Tuesday, April 20, 2004
Updated: April 21, 10:46 PM ET
Round 2 goes to Nets again
By Joe Lago
EAST RUTHERFORD, N.J. -- The New York Knicks came to Continental Airlines Arena looking to get even Tuesday night. One way or another.
They spent the last two days talking about inflicting the same type of physical pain that knocked Tim Thomas to the floor in Game 1 and out of Game 2 with a bruised lower back. The public promise for payback had league disciplinarian Stu Jackson in the house ready to dole out suspensions in case the Lincoln Tunnel series regressed into WWF Smackdown.
The Knicks left the Meadowlands empty-handed, with no series-tying win or a TKO. There wasn't even a mandatory eight count, as each Net went home with all of their teeth, fingers and toes and no need for any overnight hospital stays after a 99-81 victory.
Just like Round 1, the ringside cards had the Knicks losing badly.
"I don't think we played as physical as we probably could've," Knicks center Nazr Mohammed said. "We played some physical defense and made many runs, but overall, we could've been a little more physical.
"I watched a couple of [playoff] games [Monday] and those were some physical games. I was excited about today, hoping we were going to play as physical as the games I was watching. But we didn't."
Not that any rough stuff would've prevented the Nets from running away with another double-digit win and a 2-0 lead to carry into Thursday's Game 3 at Madison Square Garden. New Jersey's fastbreak once again proved to be lethal for New York, scoring three straight buckets from point-blank range to start the second half to take a 59-39 lead.
But the night's big blow was once again scored by the Nets, when Richard Jefferson sent Stephon Marbury crashing headfirst into the baseline row of photographers on a layup attempt. Marbury got up and walked toward the free-throw line, where Jefferson just happened to be standing, but a referee stepped in front of Marbury to prevent the situation from escalating.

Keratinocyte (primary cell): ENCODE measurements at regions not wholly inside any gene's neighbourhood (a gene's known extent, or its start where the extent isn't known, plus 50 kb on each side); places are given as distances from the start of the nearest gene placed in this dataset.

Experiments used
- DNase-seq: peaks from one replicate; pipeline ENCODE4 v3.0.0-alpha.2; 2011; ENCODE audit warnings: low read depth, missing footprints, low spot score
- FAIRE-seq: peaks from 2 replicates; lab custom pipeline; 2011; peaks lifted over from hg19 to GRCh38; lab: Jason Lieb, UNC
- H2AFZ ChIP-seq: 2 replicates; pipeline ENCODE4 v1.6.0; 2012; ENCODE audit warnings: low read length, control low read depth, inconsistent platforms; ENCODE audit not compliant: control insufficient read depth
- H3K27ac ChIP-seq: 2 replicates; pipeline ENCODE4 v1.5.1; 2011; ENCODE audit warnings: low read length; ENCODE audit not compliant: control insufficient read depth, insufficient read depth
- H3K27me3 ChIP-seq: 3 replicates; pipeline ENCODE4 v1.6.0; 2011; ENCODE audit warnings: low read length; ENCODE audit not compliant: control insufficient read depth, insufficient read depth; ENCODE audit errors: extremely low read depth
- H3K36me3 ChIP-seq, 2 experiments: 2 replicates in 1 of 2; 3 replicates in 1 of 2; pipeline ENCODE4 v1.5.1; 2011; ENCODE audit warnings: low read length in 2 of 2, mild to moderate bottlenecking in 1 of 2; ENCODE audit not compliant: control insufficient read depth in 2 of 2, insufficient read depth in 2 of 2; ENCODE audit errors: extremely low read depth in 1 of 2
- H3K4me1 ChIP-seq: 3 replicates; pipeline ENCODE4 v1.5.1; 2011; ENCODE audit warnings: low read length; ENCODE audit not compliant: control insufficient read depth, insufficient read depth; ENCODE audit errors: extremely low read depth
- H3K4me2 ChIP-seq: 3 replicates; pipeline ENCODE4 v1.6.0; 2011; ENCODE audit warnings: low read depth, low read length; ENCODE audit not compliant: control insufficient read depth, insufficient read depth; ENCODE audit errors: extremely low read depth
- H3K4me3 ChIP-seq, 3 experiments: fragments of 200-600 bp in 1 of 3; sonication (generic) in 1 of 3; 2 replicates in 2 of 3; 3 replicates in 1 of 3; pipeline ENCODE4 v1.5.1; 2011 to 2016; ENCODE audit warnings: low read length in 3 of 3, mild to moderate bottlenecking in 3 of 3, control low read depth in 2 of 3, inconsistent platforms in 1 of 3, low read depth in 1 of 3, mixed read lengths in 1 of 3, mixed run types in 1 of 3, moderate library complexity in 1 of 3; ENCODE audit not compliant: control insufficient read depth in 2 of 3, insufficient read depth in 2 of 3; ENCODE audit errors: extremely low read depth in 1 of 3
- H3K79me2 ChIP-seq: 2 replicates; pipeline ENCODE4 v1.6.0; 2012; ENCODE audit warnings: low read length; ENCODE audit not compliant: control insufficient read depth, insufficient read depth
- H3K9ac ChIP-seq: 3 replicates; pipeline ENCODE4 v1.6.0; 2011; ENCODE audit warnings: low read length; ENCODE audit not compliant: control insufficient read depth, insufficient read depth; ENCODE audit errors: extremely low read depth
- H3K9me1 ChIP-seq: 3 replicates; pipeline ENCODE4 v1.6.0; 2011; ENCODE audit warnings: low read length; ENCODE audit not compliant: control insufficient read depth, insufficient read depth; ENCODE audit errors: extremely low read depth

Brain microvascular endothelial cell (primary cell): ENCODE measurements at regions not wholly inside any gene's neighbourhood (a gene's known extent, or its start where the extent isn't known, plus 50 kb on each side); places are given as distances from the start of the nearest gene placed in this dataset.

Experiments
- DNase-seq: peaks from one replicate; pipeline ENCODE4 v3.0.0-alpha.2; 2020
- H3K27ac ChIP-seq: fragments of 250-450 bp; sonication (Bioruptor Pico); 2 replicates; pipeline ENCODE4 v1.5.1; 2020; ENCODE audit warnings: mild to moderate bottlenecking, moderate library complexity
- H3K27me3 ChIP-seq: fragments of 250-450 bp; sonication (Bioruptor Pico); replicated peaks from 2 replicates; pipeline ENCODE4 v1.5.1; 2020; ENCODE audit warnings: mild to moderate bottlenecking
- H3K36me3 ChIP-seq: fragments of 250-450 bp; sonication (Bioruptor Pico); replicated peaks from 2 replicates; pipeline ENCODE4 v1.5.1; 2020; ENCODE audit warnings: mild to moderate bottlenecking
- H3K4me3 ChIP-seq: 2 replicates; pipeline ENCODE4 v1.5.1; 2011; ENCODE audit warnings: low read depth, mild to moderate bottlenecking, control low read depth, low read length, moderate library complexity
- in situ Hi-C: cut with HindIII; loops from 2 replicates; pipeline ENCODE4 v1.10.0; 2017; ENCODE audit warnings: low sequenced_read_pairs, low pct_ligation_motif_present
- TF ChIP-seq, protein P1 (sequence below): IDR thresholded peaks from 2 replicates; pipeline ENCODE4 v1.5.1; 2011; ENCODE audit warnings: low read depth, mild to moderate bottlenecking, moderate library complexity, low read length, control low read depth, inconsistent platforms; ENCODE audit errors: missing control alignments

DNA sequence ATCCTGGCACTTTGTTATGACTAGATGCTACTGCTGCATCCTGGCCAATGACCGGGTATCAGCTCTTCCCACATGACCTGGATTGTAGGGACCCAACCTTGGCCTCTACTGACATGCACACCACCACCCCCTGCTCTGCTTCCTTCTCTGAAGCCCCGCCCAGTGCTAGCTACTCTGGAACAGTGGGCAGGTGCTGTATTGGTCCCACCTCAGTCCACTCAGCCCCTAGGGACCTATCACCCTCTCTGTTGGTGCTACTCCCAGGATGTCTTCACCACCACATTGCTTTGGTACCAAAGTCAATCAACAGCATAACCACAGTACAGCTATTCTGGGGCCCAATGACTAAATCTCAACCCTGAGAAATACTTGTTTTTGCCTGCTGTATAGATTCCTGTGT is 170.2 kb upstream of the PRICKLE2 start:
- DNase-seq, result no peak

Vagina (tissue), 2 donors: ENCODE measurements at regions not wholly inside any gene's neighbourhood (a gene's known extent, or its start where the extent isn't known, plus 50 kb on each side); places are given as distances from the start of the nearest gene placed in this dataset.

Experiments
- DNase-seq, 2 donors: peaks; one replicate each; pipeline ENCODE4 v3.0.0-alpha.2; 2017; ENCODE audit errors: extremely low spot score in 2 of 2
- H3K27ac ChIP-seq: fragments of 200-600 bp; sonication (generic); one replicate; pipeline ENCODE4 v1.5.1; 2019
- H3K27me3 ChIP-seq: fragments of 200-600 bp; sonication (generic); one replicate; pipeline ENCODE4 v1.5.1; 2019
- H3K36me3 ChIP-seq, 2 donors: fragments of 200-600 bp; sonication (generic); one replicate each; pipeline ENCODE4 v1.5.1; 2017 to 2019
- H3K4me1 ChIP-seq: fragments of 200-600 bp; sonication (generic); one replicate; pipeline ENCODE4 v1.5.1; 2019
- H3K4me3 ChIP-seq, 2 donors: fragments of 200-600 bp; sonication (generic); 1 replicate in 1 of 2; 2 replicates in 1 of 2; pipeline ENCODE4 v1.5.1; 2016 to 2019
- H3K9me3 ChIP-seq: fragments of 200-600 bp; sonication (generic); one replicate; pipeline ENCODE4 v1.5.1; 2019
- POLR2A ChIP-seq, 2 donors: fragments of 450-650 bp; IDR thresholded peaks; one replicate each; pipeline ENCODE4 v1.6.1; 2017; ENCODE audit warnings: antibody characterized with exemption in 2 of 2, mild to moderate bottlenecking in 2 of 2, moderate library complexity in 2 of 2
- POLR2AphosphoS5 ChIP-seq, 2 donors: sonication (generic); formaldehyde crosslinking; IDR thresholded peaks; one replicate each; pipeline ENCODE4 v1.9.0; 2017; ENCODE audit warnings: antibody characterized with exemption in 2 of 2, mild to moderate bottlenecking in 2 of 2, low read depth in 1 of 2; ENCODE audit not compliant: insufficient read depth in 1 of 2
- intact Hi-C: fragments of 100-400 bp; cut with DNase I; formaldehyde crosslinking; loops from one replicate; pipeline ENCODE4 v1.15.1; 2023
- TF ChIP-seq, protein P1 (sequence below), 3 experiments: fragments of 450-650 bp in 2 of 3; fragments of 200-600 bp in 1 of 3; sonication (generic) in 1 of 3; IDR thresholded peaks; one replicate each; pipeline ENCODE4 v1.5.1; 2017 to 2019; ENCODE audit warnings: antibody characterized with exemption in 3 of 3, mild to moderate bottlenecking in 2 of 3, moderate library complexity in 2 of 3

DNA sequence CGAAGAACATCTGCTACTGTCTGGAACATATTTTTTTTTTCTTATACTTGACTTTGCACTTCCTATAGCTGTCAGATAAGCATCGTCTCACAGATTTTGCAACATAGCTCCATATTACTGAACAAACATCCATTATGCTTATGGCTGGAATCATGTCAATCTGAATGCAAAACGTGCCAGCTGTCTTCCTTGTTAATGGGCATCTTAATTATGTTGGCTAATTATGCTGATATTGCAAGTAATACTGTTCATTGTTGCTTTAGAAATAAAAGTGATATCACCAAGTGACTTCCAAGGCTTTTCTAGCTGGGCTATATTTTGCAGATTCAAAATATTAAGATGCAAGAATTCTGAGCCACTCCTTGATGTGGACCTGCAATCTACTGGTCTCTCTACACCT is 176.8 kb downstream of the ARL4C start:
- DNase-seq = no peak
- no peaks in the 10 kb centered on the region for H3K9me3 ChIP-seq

Did Marbury think it was a dirty play? "No comment," he said.
"I wasn't trying to hurt him," Jefferson said. "He did the same to me [in the third quarter]. That's just basketball."
The no-layup rule was still in effect with the Nets holding an 88-69 lead. A frustrated Marbury drove to the basket only to be met by Aaron Williams, who blocked the shot but also got whistled for the hard foul. Shandon Anderson then kept Jefferson from driving in for a dunk by pushing him in the back and down to the floor.
"I thought the game was officiated extremely well," Nets coach Lawrence Frank said. "I think both teams competed and played the game the right way. There was nothing malicious or dirty out there."
Dikembe Mutombo was one of the few Knicks who intended to mix it up once he stepped on the court. He took a running start in lowering his shoulder into a stationery Jason Collins, whose flagrant foul hurt Thomas in Game 1, and continually drew contact down low for rebounds and putbacks against the fast-collapsing Nets' defense.
"The only way we were going to win this game," Mutombo said, "was to be physical."
Unfortunately for the Knicks, they didn't walk the walk.
"We don't talk. We just go out and play basketball," Kenyon Martin said. "All we've done is win games, no matter what people are saying in the paper or on TV or what not. We just go out and play. We don't pay any attention to that negative stuff."
Joe Lago is the NBA editor at ESPN.com.